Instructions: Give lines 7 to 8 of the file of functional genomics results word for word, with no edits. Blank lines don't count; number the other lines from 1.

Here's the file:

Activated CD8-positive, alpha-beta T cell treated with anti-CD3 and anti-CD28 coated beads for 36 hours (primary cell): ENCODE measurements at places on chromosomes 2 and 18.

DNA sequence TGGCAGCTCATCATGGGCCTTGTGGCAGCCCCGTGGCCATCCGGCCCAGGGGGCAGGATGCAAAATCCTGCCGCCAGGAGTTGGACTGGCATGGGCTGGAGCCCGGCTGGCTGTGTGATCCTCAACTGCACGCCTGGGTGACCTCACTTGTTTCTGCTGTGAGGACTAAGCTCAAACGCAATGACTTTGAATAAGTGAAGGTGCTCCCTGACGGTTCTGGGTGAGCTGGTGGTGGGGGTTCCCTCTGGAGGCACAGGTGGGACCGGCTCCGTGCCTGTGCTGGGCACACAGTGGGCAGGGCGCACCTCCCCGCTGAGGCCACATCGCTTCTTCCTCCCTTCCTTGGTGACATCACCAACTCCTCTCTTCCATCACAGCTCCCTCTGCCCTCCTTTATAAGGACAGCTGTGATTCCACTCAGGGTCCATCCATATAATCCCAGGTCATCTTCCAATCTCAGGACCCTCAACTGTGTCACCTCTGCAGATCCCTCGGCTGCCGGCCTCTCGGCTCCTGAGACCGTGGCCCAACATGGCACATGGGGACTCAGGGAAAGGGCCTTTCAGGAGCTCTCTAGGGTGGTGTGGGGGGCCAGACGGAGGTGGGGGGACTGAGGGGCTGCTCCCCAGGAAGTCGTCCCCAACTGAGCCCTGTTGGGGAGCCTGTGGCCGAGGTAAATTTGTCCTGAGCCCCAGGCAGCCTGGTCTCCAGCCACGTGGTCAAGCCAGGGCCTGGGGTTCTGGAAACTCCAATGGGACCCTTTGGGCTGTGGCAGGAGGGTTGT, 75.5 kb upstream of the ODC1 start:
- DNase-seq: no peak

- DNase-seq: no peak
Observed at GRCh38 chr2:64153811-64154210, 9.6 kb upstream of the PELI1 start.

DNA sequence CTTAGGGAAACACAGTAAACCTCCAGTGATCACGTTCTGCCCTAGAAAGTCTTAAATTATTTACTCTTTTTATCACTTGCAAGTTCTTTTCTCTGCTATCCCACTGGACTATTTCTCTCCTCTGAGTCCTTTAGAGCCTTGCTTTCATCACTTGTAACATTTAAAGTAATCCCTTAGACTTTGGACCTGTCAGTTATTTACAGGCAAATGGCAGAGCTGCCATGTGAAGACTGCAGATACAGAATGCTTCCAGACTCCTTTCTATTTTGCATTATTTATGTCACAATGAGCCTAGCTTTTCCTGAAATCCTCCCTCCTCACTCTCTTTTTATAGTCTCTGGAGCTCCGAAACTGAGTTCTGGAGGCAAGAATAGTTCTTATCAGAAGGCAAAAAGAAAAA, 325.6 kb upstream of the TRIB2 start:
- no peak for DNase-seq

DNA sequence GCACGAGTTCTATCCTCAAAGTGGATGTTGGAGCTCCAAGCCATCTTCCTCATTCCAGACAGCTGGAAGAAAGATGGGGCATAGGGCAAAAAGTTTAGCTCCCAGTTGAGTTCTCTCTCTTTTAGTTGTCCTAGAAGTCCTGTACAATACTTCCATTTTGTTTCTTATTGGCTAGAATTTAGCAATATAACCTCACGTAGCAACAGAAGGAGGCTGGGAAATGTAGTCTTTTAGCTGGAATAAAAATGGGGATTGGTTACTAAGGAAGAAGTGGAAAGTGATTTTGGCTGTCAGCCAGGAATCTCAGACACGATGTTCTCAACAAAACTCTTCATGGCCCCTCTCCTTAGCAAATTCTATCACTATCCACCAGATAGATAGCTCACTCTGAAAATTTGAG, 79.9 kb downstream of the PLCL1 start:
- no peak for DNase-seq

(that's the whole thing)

- no peak for DNase-seq

DNA sequence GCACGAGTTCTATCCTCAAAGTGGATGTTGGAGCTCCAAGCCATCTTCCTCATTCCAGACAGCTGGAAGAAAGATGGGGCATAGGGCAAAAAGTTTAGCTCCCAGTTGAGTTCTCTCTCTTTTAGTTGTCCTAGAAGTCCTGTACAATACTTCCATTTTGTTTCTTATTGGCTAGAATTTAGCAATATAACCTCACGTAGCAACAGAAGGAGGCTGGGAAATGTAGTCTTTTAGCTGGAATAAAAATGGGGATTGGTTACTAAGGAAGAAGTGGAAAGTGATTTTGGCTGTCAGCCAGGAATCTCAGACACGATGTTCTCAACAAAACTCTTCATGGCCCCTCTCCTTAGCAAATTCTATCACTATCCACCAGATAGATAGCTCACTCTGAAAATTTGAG, 79.9 kb downstream of the PLCL1 start: